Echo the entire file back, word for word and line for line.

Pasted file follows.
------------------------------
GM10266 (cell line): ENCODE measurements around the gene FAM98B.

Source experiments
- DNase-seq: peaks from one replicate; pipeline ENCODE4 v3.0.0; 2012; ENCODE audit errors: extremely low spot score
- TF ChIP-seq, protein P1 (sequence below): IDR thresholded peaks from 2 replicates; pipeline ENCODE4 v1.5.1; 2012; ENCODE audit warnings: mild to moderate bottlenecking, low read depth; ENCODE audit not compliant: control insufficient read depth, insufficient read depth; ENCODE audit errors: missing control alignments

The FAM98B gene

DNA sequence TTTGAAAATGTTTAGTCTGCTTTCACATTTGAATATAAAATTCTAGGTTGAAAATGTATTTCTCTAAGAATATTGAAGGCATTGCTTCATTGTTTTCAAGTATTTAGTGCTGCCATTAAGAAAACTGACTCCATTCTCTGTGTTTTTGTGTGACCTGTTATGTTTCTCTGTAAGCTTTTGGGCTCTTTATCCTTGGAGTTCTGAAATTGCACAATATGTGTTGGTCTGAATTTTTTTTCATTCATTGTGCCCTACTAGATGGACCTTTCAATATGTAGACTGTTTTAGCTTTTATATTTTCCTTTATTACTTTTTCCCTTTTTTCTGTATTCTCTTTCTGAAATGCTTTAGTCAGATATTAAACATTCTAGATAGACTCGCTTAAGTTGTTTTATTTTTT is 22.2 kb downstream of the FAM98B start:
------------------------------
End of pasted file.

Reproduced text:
GM10266 (cell line): ENCODE measurements around the gene FAM98B.

Source experiments
- DNase-seq: peaks from one replicate; pipeline ENCODE4 v3.0.0; 2012; ENCODE audit errors: extremely low spot score
- TF ChIP-seq, protein P1 (sequence below): IDR thresholded peaks from 2 replicates; pipeline ENCODE4 v1.5.1; 2012; ENCODE audit warnings: mild to moderate bottlenecking, low read depth; ENCODE audit not compliant: control insufficient read depth, insufficient read depth; ENCODE audit errors: missing control alignments

The FAM98B gene

DNA sequence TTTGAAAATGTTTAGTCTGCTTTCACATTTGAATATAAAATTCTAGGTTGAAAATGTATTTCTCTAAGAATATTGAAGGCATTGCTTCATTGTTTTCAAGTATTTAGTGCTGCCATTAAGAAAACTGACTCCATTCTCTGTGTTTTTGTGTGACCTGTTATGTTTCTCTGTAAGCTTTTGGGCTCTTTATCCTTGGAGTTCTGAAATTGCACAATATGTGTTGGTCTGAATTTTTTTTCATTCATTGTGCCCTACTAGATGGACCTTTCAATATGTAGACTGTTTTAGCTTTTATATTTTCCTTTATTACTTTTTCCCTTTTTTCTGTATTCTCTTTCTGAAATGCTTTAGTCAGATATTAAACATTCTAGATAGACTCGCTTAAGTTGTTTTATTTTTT is 22.2 kb downstream of the FAM98B start: